Monday, August 11, 2008

Assumed or Resurrected?

Since this Friday is the Assumption, I thought I'd deal with a Mariological question today while it is on my mind.

In my recent post on Medjugorje, I made a comment that a certain Medjugorje enthusiast by the name of Mr. Conte took the position that the Assumption of the Blessed Virgin Mary amounted to a Resurrection. I voiced the opinion that I found this bizarre, as I had never heard her Assumption spoken of in this way before. A blogger left me this comment in my box (he begins by quoting me):

Quote: "Mr. Conte also speculates that the Virgin Mary was not simply Assumed into heaven, but actually died and then was Resurrected and was then taken into heaven alive." That is more or less what I believe. Our lady being the first Christian was the first to share in the Resurection to which we are all called. Keep in mind that Pius XII was purposely short on details when he defined the assumption e.g. did Mary die or just go into a deep sleep? We are free to speculate but most theologians believe she likely died.

Now, I know that Pius XII left the details of the Assumptuon deliberately vague. She "finished the course of her earthly life." However, I always understood that there were only two really possibilities in this matter:

A) Mary died a real natural death, and then her body was assumed into heaven after death.

B) Mary did not die, but was assumed bodily into heaven while still alive.

To my knowledge, these were the only options ever discussed by the Fathers and Doctors. I may be wrong on this, but I think this is our only two options. Pius XII does not commit us to either, but Ott's Fundamentals says that position A (that Mary actually died) is more widely accepted.

However, we find Mr. Conte (and this blogger) expressing belief in the following type of scenario:

C) Mary dies, then is Resurrected back to earthly life, then is taken up bodily into heaven while alive in a Resurrected body.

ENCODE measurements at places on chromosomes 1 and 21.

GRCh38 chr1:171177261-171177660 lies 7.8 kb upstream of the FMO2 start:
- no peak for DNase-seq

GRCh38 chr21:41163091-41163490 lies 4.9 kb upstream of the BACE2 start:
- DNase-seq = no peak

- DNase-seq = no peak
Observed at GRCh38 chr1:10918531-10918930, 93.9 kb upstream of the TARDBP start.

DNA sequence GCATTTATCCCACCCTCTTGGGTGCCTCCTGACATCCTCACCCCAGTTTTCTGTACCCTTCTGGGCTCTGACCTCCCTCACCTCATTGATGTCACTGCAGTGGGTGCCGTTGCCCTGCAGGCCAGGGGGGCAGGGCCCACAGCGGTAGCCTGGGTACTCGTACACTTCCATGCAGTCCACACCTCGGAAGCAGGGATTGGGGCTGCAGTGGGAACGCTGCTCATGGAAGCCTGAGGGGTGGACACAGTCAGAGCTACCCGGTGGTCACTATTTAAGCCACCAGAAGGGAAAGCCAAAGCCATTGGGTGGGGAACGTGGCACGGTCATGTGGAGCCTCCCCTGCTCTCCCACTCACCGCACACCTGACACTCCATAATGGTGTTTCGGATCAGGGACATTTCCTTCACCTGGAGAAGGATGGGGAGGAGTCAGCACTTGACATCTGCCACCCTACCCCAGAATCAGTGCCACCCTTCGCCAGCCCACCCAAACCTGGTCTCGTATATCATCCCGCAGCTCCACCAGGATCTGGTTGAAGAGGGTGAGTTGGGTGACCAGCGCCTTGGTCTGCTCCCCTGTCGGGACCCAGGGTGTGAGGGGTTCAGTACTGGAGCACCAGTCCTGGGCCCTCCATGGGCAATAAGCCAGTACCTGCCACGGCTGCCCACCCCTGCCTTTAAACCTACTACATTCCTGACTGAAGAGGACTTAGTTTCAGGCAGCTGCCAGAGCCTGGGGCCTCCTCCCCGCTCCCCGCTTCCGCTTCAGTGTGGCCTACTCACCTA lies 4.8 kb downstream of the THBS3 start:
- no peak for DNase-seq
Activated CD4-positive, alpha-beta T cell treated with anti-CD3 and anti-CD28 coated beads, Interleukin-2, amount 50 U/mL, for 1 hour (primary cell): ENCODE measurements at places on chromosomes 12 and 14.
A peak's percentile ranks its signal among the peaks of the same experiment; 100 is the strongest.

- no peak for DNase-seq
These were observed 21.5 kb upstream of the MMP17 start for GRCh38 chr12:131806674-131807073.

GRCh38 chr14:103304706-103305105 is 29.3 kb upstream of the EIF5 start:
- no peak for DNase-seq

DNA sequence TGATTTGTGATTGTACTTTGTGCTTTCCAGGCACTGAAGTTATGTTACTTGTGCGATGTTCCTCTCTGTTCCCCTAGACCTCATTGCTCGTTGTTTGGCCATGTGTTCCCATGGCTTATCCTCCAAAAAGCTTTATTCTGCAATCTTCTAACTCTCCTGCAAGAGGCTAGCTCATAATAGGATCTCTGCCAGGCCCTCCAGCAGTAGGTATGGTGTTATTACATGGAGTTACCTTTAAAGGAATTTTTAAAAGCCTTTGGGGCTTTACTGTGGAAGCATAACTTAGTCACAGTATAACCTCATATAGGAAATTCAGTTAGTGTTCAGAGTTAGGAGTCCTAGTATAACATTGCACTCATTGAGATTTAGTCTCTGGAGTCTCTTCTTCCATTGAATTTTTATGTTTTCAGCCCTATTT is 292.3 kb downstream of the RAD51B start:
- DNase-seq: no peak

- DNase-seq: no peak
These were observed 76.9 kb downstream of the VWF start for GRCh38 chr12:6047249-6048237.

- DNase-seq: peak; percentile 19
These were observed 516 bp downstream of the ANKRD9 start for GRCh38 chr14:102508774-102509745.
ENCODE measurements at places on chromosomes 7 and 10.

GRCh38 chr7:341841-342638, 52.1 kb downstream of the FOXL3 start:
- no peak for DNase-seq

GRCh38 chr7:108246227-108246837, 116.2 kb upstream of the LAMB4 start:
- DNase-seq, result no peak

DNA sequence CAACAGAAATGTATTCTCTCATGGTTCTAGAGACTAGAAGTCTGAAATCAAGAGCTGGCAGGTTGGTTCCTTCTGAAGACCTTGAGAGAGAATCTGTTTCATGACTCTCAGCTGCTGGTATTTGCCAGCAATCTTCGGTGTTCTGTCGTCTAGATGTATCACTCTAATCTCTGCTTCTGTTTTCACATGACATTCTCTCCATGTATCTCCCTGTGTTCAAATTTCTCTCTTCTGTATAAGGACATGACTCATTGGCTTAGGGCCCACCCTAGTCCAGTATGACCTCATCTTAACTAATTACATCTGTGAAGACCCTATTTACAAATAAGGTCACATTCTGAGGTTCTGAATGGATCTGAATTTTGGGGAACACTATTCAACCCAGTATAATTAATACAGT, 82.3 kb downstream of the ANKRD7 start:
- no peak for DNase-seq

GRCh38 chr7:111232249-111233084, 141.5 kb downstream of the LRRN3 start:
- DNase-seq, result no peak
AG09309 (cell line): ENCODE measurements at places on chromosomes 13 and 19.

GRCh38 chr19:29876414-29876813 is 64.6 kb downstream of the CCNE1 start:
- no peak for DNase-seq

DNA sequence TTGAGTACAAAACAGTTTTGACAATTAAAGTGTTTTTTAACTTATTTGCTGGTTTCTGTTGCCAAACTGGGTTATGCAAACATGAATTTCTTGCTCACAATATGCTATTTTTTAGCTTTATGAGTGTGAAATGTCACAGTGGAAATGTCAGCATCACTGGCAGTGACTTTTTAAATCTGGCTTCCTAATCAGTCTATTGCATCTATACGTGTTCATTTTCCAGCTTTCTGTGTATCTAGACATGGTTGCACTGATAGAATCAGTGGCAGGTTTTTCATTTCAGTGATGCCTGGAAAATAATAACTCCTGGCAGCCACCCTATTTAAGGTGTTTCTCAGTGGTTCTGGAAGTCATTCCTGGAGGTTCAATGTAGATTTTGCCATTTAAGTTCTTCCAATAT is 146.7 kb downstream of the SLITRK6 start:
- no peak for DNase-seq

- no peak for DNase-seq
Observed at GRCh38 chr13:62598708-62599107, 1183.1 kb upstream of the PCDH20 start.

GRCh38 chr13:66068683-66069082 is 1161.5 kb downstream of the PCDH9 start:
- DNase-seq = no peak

Has anybody every heard any Father, Saint or theologian express this opinion? I have not. Just because the details are not specified doesn't mean we are free to come up with all sorts of outlandish scenarios that are not found in Tradition. I have two main problems with the idea of a Resurrection of Mary.

One, it makes the Assumption into two separate miracles: a Resurrection (in itself very miraculous), followed by a bodily Assumption. Catholics are of course committed to belief in a bodily Assumption, but I in no way see how this necessitates belief in a resurrection, any more than Elijah or Enoch needed a resurrection in order to be assumed.

You may say, "Yes, but they did not die. They were Assumed alive, and it is possible that Mary died prior to her Assumption. Wouldn't she then need to be Resurrected?"

No. A body is still a body, even if it is dead. Can't a dead body be Assumed? This seems to be the idea in the oldest Assumption story: the one about the twelve apostles wanting to gaze upon Mary's body one last time and opening the tomb to find her gone. Though it is not spelled out, the "assumption" in this story is that the dead body of Mary was taken into heaven straight from the tomb. She didn't rise from the tomb because in the story the Apostles have to open it up themselves (unlike the tomb of Christ, which was burst open).